First, we would like to congratulate the PH government for finally imposing a moratorium on hangings in the country with a view to abolish the death penalty in the next parliamentary seating. We have been calling for the abolition of the death penalty ever since Suaram was founded in 1989.
There is no better time for our country to abolish the death penalty than the present predicament we face in trying to extradite Sirul, one of the convicted murderers of Altantuya from Australia. Since the Australian government cannot bring itself to return someone to Malaysia where he will be facing the death penalty, the just and reasonable thing to do is to abolish the death penalty so that this other convicted killer of Altantuya can be extradited back to face justice in our country.
Need for a retrial in the Altantuya case
There is also no better time to reopen the Altantuya murder case since the previous Prime Minister Najib Razak has been daring the PH government to re-open the Altantuya murder case among other unresolved murder cases.
Let us not forget that on 19 January 2007 during the Altantuya murder case, the High Court judge found the events in Abdul Razak Baginda’s affidavit suggested his involvement in the murder of his Mongolian lover Altantuya Shariibuu. While throwing out Razak’s bail application, Justice K.N. Segara said:
“The events clearly showed that there were enough grounds to prove that he abetted in the murder allegedly committed by two police personnel…Money was the real issue. He had Gurkhas and police friends to help him.” (Star, 20.1.2007)
In his affidavit, Baginda claimed he had had meetings with police officers Deputy Supt Musa Safri and C/Insp Azilah Hadri days before his mistress’ death. During the trial, his counsel Wong Kian Kheong read out the events on the morning of 18 October 2006 when Chief Insp Azilah called Razak and told him that he had killed six or more people before and therefore could help stop the harassment by Altantuya. This caused Justice Segara to interject:
“You have got here a person who claims that he had killed before and he can settle your problem…And what is your problem? You were threatened by a woman and you wanted her out of sight. Period. Yet, you go on dealing with that police officer.
“The whole thing is here. He called the person to get rid of her. No need to go any further in relation to abetment. The police officer is no longer helping him as police. He is there in his personal capacity. This particular episode has fleshed the entire abetment act.” (ibid)
Thus, apart from the murder of Altantuya, aren’t the Malaysian police and the Home Ministry interested in finding out who these six or more murder victims of Azilah are?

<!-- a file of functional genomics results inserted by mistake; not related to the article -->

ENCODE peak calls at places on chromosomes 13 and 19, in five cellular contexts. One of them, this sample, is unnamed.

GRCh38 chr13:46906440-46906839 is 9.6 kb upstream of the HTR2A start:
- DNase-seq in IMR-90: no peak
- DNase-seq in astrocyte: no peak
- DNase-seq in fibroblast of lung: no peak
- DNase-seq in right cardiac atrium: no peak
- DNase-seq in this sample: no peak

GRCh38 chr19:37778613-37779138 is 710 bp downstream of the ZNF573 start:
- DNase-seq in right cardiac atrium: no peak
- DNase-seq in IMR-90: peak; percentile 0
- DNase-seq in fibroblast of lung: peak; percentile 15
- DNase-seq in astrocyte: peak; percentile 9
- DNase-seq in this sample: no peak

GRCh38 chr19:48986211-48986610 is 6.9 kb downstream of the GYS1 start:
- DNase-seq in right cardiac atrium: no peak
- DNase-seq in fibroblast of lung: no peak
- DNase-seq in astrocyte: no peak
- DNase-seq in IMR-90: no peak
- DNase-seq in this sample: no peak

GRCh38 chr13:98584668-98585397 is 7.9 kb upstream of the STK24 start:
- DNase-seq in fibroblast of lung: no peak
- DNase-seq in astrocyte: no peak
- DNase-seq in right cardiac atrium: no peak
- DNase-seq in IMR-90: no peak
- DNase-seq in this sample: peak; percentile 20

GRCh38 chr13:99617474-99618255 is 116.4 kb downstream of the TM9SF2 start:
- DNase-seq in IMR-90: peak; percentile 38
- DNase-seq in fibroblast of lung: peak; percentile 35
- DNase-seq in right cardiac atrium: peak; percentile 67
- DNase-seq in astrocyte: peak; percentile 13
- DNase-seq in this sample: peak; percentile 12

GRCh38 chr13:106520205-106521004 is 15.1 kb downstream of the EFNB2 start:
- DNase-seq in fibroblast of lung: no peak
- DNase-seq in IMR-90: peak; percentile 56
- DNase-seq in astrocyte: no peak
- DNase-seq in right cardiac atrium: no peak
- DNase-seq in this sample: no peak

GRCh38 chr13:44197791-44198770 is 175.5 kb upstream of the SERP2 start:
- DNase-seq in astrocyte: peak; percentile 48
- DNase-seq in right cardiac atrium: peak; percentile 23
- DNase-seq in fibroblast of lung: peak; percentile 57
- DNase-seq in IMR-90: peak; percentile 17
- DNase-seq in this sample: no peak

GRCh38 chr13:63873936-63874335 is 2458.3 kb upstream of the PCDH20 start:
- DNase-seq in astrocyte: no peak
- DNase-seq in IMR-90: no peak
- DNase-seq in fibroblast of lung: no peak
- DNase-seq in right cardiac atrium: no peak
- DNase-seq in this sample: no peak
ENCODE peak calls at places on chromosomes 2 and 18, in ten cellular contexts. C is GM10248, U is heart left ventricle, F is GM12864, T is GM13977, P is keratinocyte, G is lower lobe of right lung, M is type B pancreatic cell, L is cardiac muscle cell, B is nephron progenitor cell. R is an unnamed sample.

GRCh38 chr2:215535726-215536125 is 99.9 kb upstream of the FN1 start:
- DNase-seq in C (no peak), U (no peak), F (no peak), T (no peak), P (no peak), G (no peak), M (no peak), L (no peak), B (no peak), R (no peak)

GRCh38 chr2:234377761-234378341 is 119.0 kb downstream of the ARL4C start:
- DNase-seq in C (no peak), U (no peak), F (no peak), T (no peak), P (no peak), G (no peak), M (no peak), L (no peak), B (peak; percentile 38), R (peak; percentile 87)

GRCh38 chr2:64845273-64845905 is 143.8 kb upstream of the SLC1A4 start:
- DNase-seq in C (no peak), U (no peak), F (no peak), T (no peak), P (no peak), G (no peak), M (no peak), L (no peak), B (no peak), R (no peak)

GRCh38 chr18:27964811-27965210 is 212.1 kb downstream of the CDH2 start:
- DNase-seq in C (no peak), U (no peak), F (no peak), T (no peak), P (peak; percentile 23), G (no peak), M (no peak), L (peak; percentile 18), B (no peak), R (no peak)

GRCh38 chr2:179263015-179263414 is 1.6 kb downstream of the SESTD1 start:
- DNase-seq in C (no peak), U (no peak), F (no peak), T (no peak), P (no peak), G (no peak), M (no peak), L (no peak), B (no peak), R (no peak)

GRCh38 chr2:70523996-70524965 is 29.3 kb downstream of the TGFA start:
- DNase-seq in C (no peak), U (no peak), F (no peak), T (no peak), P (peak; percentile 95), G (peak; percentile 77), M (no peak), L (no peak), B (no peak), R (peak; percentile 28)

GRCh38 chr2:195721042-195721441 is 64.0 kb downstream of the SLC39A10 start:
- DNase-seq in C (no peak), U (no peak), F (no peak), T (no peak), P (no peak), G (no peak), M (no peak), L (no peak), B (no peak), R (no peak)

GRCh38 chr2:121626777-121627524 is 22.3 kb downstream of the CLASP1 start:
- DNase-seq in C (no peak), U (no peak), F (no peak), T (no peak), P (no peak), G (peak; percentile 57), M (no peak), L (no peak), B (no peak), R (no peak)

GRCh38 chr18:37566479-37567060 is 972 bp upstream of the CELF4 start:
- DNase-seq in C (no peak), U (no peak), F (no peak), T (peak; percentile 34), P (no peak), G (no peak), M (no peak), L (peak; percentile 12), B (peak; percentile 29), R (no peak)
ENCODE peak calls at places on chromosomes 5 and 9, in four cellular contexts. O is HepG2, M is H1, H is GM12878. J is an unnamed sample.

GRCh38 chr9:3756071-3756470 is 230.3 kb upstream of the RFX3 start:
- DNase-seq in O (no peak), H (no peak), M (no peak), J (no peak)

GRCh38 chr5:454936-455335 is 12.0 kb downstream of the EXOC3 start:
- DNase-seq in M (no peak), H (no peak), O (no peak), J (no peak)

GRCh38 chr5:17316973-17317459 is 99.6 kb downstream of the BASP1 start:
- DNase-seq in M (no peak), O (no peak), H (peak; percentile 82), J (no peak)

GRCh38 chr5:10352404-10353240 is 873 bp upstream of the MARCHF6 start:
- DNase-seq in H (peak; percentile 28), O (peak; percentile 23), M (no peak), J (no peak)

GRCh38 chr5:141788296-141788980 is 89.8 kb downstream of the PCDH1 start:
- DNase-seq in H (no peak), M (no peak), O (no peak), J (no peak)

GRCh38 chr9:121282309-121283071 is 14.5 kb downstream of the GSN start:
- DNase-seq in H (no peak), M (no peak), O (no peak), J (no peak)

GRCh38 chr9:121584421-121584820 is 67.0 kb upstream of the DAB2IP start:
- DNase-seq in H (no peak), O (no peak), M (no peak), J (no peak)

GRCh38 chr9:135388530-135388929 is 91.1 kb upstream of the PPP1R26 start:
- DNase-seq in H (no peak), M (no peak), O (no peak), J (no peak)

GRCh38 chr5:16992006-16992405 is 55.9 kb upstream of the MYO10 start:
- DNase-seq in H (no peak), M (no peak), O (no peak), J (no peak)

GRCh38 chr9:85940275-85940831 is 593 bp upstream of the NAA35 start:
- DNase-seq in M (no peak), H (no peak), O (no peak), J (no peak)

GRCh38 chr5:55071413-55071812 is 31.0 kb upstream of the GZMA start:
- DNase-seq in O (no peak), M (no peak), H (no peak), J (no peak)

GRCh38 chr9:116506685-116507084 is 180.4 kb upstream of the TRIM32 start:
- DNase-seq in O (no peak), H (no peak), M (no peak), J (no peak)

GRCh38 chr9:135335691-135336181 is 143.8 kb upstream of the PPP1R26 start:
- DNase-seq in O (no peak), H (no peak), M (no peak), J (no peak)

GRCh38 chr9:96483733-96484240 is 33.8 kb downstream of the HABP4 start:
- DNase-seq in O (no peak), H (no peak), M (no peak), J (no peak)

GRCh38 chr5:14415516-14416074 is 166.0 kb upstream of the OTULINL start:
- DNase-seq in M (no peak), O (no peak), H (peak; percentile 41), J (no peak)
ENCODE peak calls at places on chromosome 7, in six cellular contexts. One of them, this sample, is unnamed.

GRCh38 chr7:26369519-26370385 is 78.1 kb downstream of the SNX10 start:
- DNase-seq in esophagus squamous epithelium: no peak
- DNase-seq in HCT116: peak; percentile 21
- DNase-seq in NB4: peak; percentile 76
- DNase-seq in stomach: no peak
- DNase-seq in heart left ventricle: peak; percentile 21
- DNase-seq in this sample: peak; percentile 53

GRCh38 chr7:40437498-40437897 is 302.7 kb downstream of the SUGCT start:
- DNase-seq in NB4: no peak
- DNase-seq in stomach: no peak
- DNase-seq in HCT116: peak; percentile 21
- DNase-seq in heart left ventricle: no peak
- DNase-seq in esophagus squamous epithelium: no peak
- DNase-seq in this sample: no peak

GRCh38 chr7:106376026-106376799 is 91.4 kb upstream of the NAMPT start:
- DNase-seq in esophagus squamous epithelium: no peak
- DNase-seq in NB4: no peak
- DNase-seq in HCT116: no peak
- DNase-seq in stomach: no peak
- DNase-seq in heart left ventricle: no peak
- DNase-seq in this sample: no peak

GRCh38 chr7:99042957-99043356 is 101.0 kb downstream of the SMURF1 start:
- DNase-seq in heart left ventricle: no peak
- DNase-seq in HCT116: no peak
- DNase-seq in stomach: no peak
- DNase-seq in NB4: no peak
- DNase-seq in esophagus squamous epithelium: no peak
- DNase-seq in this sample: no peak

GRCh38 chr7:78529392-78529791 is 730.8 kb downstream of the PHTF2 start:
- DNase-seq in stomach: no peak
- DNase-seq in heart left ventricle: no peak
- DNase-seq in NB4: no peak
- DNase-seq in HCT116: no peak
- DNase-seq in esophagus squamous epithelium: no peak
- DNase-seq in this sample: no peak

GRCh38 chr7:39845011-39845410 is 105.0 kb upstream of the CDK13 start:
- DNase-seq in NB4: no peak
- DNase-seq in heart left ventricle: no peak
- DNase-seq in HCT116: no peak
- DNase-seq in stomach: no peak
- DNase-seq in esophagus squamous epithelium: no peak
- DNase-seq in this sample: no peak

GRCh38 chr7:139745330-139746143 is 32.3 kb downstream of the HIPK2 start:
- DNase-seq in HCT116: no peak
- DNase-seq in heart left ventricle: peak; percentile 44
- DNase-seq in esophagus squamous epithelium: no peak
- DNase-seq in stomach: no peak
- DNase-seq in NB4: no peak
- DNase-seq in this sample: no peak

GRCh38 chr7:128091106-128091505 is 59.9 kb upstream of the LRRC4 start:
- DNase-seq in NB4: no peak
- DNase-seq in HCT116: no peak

Inconsistencies surrounding the Altantuya murder case
Baginda, accused of having ordered the murder, was acquitted in November 2008. He was acquitted without his defence being called while the two policemen charged, Chief Inspector Azilah Hadri and Corporal Sirul Omar, were sentenced to the gallows for killing her. After the verdict was made known, the government announced it would not be appealing against the Razak Baginda acquittal.
Murder accused Kpl Sirul Azhar Umar said he had been made a scapegoat by certain parties in the murder of Altantuya to protect their “evil plan”. The trial was deemed questionable by many observers. Apart from painstaking attempts to keep then Deputy Prime Minister Najib’s name from being mentioned in the trial and probing the motive for the murder, other irregularities included: the sudden removal of the presiding judge just before the trial started without a plausible explanation to the lawyers; the changing of the head of the prosecution team at the last moment; the changing of the defence lawyers for the accused, one alleging interference by “third parties” in his work.
In the case of the two convicted murderers of Altantuya, I don’t think full justice has been done to Altantuya since the motive for her murder was never established by the court. If the death penalty is carried out, we will never know the full story of why they murdered the woman; whether she was connected with the purchase of the RM7 billion Scorpene submarines or if they were induced by people in power to murder her.
No pardons for murderers please
Former policeman Sirul Azhar Umar, who was convicted of murdering Altantuya has said he is willing to reveal what happened in the case if he is given a full pardon to return to Malaysia.
Suaram says, unless Sirul can prove that he was NOT one of Altantuya’s murderers, he should not be pardoned if justice is to be done for Altantuya. However, if he will spill the beans over the whole beastly affair including his claim to have killed others before the Altantuya murder and show genuine remorse, there might be the possibility of plea bargaining in exchange for a shorter sentence.
Kua Kia Soong is the adviser to Suaram.
The views expressed are those of the author and do not necessarily reflect those of FMT.